In traditional Aboriginal cultures in Australia, in which identities are inseparably imbricated in places, one’s ‘country’ constitutes a series of texts, mappae mundi of lore/law. Creation myths, sacred teachings, cultural histories and geographies are inscribed on the ‘maternal’ body of the land itself. Physiographic features record the exploits of totemic ancestors, which may be read, like Braille, and re-animated in the present. ‘Here and there they discarded pieces of their body – organs, limbs, hair, lice, skin, nails and teeth which metamorphose into physical features of the landscape’ (Mundine 1996: 46): rock formations, trees, river courses, waterholes, and so on. 

In Pierre Nora’s formulation, such interconnected features comprise ‘milieux de mémoire, real environments of memory’, rather than ‘lieux de mémoire’, isolated monuments (Nora 1989: 7). For journeys through these places, with the narrative song cycles that articulate their numinosity for the initiated, constitute performative re-makings, re-earthings, re-memberings of originary happenings here now, fusing place, body and spirit at the intersection of secular and sacred time. To walk the story is to revisit and rehearse corporeally the itineraries of a tradition that maps the complex interrelatedness of cultural spaces and identities, pasts and possible futures. To walk the story is to privilege the route, to inhabit the space between here and there, between dwelling and travelling, and to respect its ‘logic of intensities’: an ‘eco-logic’, the evolutive process of which ‘seeks to grasp existence in the very act of its constitution; it is a process of “setting into being”’ (Guattari 1989: 136). To walk the story is to attend to landscape as inscape, and to take (a) place in the world.

In an essay entitled ‘Teatrum nondum cognitorum’ (‘Theatre of the not yet known’) about the limits of cartography as representation, Paul Foss proposes a psychogeography of Australia in terms of its early explorers’ and colonisers’ dis-placed relationships to their spatial environments, and the subsequent cultural impact of their narratives on modern Australians (Foss 1981). Foss describes a constructed ‘antipodal space’ – the other hemisphere, the place of the other – as being historically defined in terms of void, lack, or absence: a non-place, a tabula rasa on which to project anxieties and fantasies. From the moment of so-called discovery, European explorers chose to perceive this ‘Great Southern Land’ as a place of no visible contents, no inhabitants, no water, no inland seas, no songbirds: a stretch of nothing, a scorched and smouldering vacuum, a place of disappearance, a vanishing-point. Terra nullius, they called it, ascribing its features with names that memorialize their own sense of being ‘out of place’: Mount Misery, Cape Catastrophe, Lake Disappointment and Useless Loop.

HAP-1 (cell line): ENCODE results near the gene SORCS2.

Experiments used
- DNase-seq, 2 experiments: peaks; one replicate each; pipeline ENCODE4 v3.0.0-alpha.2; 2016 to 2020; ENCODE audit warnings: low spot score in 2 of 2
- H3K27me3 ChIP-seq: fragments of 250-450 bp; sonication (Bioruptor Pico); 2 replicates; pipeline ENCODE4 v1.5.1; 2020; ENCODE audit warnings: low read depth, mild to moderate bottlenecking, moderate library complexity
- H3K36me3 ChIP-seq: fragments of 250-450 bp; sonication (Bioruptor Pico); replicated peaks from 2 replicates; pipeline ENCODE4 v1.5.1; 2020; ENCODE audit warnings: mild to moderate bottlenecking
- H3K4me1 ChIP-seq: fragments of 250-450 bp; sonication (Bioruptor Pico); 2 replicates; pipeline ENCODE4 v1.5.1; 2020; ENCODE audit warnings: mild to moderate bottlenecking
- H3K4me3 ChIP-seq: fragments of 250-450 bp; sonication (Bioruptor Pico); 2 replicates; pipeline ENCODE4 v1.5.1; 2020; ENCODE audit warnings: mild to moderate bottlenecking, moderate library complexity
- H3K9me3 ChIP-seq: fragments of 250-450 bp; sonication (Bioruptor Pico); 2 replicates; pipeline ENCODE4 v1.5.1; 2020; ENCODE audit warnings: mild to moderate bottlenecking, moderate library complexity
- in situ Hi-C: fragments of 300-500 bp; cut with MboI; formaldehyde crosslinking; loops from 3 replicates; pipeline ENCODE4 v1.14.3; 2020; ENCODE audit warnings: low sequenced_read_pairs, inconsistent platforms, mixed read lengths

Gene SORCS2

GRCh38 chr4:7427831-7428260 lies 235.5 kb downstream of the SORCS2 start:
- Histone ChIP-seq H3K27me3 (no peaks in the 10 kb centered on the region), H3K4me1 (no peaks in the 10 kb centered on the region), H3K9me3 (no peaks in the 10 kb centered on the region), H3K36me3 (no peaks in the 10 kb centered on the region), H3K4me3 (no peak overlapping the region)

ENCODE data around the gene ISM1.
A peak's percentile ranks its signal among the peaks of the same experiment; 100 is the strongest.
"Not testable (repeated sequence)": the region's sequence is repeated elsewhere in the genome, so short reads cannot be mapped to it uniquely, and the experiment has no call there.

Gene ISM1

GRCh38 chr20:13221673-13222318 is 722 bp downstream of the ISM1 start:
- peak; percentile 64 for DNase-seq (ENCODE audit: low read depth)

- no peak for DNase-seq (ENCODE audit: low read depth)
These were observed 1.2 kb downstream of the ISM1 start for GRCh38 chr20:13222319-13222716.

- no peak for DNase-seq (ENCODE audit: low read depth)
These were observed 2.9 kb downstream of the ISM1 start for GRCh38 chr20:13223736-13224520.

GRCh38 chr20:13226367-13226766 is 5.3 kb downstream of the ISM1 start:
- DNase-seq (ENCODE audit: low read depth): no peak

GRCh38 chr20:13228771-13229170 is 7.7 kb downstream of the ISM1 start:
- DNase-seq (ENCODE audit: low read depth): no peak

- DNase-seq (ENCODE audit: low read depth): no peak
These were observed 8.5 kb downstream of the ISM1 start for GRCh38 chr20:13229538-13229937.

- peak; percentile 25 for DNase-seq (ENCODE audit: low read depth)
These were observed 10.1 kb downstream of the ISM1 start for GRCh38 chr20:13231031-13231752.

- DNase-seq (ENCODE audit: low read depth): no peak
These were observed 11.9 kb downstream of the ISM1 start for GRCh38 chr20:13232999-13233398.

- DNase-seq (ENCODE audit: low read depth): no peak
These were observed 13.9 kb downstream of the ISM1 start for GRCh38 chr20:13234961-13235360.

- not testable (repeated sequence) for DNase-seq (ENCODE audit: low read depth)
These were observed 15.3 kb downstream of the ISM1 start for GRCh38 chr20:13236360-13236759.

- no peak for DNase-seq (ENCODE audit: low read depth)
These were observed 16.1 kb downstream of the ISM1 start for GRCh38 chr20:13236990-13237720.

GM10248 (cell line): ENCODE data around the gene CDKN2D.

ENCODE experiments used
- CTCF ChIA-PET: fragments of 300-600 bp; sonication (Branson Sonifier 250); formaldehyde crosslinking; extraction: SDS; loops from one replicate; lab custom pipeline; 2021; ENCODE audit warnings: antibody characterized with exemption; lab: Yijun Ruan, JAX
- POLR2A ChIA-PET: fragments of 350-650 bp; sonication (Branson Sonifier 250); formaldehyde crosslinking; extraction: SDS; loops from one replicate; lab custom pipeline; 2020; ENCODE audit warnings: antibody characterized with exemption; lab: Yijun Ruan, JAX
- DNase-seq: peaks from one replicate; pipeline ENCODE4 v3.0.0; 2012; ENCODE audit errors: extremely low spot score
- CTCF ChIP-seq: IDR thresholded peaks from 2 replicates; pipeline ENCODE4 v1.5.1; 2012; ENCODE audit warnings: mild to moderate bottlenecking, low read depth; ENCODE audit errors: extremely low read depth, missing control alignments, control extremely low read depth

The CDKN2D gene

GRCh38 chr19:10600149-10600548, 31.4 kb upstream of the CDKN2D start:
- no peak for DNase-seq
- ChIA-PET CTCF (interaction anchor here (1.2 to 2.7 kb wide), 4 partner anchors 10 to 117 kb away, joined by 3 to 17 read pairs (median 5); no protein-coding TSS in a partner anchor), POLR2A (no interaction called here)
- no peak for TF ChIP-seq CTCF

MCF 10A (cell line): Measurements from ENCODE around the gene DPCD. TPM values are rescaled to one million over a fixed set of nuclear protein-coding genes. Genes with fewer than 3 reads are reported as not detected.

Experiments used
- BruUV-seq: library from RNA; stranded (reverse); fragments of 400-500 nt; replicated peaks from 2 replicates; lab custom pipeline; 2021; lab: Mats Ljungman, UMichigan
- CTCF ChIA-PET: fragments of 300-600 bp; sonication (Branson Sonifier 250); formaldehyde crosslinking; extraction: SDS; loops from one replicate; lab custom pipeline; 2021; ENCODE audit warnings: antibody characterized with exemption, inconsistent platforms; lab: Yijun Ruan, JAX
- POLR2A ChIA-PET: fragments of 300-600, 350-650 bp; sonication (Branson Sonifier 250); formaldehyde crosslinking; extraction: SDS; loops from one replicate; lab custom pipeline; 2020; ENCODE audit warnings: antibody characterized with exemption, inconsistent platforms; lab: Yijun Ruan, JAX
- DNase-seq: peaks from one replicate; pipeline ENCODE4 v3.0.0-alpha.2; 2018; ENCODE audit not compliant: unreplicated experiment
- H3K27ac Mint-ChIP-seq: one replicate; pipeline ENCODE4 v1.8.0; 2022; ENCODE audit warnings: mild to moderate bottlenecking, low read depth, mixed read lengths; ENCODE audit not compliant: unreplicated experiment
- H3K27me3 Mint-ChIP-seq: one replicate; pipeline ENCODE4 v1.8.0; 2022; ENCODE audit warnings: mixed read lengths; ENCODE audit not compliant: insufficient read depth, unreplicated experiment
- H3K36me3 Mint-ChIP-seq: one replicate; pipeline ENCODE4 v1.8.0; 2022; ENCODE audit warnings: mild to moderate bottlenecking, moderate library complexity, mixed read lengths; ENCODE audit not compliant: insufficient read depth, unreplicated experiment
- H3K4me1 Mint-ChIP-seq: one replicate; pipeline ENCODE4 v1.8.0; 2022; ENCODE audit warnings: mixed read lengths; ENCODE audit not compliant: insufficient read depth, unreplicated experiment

In such a limbo, there could be ‘nothing out there’. Ideal for castaways – or for penal colonies to rid the so-called civilized world of its ‘waste’. Imperial history taught Australians to view their island as a ‘waste-land’, an excess of space, way beyond the comprehension and possessive hunger of the representatives of an expanding empire. You can’t possess it, went the story, but it may just possess and consume you – like so many of its early explorers, who entered this lacuna in the assumed order of Harmonious Creation and ‘died of landscape’ (Stow 1969).